After a 16-hour bargaining session that dragged into the early hours of the morning, Major League Baseball players and owners have reportedly made progress toward a deal that would end the lockout and allow the regular season to start on time.
Nearly three months after MLB Commissioner Rob Manfred announced a lockout due to the expiration of the old collective bargaining agreement, the two sides found themselves facing a league-imposed deadline to reach a deal. MLB insisted regular-season games would be canceled if a new CBA wasn’t agreed to by the end of Monday (Feb. 28).
Technically, that deadline passed at midnight. But the talks didn’t end there. In fact, the 12th meeting between the two sides since this session began at 10 a.m. Monday lasted 40 minutes and ended around 1:50 a.m. Tuesday.
After meeting No. 13 at 2:10 a.m., the two sides called it a night, but reportedly agreed to extend the league’s deadline to 5 p.m. If a deal can be reached by then, the season could start on time.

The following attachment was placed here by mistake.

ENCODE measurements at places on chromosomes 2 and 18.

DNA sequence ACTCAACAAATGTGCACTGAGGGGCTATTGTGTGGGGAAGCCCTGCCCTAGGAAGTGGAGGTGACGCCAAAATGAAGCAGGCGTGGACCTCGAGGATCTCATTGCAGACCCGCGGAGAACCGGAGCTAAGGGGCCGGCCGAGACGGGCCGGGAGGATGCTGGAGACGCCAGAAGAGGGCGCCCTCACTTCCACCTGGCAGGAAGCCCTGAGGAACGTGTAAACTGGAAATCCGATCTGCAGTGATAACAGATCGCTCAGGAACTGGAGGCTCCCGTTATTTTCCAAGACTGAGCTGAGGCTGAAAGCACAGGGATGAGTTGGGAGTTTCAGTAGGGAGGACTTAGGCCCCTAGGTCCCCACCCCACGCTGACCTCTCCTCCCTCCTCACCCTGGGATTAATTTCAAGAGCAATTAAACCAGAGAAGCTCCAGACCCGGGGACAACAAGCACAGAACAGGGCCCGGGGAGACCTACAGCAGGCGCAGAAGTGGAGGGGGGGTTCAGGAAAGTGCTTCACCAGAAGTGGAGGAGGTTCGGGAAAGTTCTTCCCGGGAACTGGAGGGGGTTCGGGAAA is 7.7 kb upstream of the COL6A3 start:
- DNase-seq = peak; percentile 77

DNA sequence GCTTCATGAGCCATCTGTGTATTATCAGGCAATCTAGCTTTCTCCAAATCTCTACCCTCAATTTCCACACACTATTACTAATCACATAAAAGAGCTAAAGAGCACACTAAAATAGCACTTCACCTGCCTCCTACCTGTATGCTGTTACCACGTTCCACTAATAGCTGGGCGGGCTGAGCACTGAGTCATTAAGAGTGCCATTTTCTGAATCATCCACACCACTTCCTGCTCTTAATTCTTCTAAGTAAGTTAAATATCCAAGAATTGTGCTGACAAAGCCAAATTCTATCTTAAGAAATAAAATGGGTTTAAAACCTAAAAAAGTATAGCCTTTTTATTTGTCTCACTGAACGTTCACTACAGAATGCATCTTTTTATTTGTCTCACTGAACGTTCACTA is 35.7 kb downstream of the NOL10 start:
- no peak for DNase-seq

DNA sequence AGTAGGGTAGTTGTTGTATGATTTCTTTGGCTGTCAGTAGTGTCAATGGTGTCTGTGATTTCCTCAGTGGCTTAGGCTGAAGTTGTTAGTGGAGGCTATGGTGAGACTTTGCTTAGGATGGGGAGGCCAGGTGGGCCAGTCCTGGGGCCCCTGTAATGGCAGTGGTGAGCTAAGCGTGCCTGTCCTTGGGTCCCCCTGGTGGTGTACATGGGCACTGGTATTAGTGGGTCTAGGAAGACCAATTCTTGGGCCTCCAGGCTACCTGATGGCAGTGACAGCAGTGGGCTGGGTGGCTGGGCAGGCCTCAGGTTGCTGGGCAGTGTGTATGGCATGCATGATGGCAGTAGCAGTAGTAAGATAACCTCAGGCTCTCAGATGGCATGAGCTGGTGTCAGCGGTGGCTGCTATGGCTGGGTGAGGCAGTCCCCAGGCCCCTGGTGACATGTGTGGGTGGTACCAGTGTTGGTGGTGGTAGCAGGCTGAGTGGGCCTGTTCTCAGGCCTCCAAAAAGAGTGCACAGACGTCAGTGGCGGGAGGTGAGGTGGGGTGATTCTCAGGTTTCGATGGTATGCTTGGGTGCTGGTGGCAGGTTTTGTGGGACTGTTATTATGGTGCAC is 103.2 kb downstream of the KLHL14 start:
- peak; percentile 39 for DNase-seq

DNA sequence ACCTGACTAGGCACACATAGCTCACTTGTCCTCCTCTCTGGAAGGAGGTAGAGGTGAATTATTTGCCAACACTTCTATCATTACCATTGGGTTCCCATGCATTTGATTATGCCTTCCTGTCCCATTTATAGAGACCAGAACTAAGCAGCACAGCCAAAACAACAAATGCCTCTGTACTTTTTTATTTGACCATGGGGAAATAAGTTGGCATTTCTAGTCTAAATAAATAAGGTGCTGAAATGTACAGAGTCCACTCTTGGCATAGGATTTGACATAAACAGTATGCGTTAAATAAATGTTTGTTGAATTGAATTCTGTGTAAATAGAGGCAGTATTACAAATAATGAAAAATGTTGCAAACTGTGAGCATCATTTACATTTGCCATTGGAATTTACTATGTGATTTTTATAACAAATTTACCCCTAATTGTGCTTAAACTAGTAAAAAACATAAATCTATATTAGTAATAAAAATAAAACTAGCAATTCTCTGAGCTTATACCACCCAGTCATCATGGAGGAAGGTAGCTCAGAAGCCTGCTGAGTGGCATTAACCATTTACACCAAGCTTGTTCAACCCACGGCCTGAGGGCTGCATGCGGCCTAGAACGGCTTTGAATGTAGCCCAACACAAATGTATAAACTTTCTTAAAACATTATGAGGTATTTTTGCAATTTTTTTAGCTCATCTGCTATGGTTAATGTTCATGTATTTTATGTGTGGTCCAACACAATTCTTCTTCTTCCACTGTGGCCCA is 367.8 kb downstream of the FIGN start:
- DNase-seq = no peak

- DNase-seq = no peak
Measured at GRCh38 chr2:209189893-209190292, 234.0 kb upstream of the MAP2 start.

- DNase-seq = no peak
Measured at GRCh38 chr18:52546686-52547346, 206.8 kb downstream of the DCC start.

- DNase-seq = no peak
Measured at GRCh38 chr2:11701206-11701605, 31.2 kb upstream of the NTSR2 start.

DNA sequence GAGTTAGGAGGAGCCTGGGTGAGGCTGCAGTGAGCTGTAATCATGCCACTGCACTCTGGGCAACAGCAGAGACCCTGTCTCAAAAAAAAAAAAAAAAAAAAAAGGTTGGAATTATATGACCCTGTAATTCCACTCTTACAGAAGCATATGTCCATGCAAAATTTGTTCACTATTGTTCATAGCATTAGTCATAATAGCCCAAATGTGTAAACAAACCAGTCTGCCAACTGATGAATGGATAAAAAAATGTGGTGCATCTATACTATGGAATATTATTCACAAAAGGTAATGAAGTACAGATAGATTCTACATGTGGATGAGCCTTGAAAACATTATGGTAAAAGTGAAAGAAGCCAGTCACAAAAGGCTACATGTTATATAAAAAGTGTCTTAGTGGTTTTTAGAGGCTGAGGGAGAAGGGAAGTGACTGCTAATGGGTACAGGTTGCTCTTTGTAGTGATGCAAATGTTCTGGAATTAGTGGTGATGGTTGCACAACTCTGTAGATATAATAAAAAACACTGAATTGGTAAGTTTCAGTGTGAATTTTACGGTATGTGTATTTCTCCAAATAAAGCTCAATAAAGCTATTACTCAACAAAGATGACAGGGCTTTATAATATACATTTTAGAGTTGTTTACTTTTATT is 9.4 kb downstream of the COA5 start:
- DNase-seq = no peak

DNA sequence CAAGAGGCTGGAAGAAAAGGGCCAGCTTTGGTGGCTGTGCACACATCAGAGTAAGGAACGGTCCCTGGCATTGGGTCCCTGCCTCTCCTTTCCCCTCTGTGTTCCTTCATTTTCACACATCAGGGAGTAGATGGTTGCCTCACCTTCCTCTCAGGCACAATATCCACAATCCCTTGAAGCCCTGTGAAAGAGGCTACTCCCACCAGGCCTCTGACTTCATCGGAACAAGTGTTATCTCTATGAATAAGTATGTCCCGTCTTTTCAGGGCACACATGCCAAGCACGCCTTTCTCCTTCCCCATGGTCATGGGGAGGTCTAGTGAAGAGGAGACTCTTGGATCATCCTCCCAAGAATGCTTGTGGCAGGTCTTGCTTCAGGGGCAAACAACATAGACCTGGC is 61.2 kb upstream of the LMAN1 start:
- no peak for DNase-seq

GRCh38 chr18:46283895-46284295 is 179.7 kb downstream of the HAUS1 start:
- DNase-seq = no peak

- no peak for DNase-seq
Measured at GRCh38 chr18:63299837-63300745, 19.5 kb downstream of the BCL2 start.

It took more than 40 days into the lockout for negotiations to begin, even though MLB’s justification for imposing it was to speed up the process. Then, for several weeks, the owners and players met only sporadically, often with several days in between.
Manfred said during a press conference earlier this month that players would need at least three -- but ideally four -- weeks of spring training to prepare for the regular season. As a result, owners warned they were willing to cancel up to a month’s worth of games, if necessary, to reach a deal to their liking.
Players and owners are expected to resume negotiations Tuesday morning in hopes of building on this progress and reaching a deal, according to reports.